When I first started using smartphones some 4 or 5 years ago, I was bright-eyed and bushy tailed about all of the possibilities that my smartphone had in store for me. I had a Samsung Galaxy Vibrant, and although I didn’t really know my right from my left when it came the key differences between Android and iOS, I did know that like the iPhone (which I had never had the opportunity to use) Android also had apps. What’s more is that, at the time, many had praised Android for the amount of free apps in their market. If there’s anything that can set my heart a-flutter, it’s knowing that something I’m about to get is free.
I spent a lot of time researching and finding applications that I wanted to use - most of which were free. Of course, what I hadn’t realized at the time is that just because something is free doesn’t necessarily mean it comes without its own set of problems. No, I didn’t have to pay money or attach my credit card to my Google account, but I did have to deal with a lot of ads. At the time, as slow and as buggy as Android was at the time, accidentally clicking on an ad wasn’t an uncommon occurrence. Over time it became more frustrating to deal with the fact that I was constantly clicking on these ninja ads than to just pay for the upgraded version and not have to deal with them at all.
They got me. It was time to start putting some money into the apps I wanted to use.
I didn’t see it as a big deal at the time, because I had no intention of ever switching platforms. I liked Android, and the idea of ever switching to iOS at the time wasn’t really an option because iOS was only available on AT&T and I didn’t have any intention of switching to AT&T ever. So I’m thinking, okay, I’ll sink a few bucks into these apps and then I won’t have to deal with ads anymore. Since I’ll always use Android, I don’t have to worry about feeling like I wasted money.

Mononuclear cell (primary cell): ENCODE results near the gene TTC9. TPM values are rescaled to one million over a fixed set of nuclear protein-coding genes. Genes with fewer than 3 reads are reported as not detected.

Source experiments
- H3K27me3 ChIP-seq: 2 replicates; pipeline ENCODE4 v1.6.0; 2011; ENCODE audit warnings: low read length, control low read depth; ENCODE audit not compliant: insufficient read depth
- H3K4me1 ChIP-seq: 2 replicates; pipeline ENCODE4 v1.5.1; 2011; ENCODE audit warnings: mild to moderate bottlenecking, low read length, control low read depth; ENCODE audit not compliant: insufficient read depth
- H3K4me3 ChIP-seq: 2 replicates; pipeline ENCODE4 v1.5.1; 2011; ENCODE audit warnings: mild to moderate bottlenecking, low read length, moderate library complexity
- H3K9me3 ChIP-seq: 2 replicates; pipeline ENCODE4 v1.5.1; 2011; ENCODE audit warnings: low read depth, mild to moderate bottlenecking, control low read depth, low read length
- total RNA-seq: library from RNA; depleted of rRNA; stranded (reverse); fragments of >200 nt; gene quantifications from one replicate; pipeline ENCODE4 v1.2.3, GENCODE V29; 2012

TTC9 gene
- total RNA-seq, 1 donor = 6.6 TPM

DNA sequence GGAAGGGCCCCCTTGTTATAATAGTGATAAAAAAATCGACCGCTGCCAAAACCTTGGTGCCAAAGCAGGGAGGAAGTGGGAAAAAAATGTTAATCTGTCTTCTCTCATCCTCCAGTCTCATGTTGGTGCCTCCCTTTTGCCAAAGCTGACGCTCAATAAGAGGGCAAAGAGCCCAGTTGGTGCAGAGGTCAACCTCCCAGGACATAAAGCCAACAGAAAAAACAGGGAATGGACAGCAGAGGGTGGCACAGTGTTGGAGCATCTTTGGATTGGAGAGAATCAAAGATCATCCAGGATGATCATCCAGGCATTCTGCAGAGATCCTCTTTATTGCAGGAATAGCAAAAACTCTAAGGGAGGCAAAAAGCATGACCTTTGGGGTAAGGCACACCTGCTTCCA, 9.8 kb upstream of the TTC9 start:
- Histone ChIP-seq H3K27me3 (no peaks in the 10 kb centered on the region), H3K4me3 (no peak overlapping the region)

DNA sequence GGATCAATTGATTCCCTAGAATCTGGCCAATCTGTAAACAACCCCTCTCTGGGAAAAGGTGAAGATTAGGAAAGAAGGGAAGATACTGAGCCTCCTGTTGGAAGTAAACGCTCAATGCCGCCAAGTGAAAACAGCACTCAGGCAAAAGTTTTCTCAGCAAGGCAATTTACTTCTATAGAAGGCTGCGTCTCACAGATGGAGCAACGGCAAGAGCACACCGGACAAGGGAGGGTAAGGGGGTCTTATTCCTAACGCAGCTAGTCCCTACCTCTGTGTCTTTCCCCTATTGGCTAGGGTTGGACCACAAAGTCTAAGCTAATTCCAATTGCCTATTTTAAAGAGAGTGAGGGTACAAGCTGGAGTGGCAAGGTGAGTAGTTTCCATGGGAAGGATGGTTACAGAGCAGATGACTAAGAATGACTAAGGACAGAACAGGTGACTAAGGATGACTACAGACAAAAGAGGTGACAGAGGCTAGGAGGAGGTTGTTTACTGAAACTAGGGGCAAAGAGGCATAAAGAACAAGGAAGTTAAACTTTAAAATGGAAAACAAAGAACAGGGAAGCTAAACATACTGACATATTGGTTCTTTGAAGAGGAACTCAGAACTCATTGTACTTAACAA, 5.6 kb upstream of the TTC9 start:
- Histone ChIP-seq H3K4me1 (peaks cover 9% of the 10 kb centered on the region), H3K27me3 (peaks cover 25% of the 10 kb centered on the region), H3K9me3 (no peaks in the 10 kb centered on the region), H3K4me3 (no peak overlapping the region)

What’s that saying about hindsight? Right, right - it’s 20/20.
I guess I never really feel like I wasted a ton of money on Android. I’ve spent a good chunk of money on Android apps, and a lot of the time I don’t use the apps anymore because they’re really outdated. Mostly I was wrong about not switching ecosystems, so my reasoning behind spending the money is kind of invalid. As it stands now, I’m currently using iOS - a completely different ecosystem which I found that I’ve spent money on. I’ve also spent money in the Windows Phone Store.
Monetarily speaking, I’m invested in 3 different platforms. I am most invested in iOS and Android, which I link mostly to my excessive use of Google Services throughout any given day. My e-mails are through Gmail, Chrome is my browser, YouTube is somewhat of a staple, I use Hangouts quite a bit, and I prefer Google Maps over almost anything. It’s my Google-centric lifestyle that keeps me around iOS or Android most of the time, until I just plain get bored and want to use something else. I believe that I’m also keen to stick with Android or iOS above the other two major platforms because of how much money I’ve spent on each of these; while I have spent money on Windows Phone, it hasn’t been nearly as much (or as worthwhile, in my opinion).
Another thing that might be considered an investment into a certain platform would be accessories, but this mostly pertains to iOS devices as Apple is a special snowflake with special types of chargers. You have the 30-pin connector for anything that was iPhone 4S and below, and the lightning connector for anything iPhone 5 and above. I do so fondly remember the disappointment proclaimed across the Internet when people realized that their expensive iPhone accessories that used the 30-pin connector would no longer be useful if they wanted to get a new iPhone. And they didn’t even switch to the more standard microUSB. Jeez, Apple.
In the end, these little investments that we make add up over time and can ultimately influence which platform we choose to use in the future when it’s time to upgrade smartphones. What we want to know, dear readers, is just how invested you are in your current platform’s ecosystem? Have you invested a lot of money into apps and accessories that ultimately keep you on board with the same platform? Have you spread out your investments so you have accessories and apps for multiple platforms? Or do you simply not invest much at all, because you know you like to switch and switch often? Let us know your thoughts in the comments below!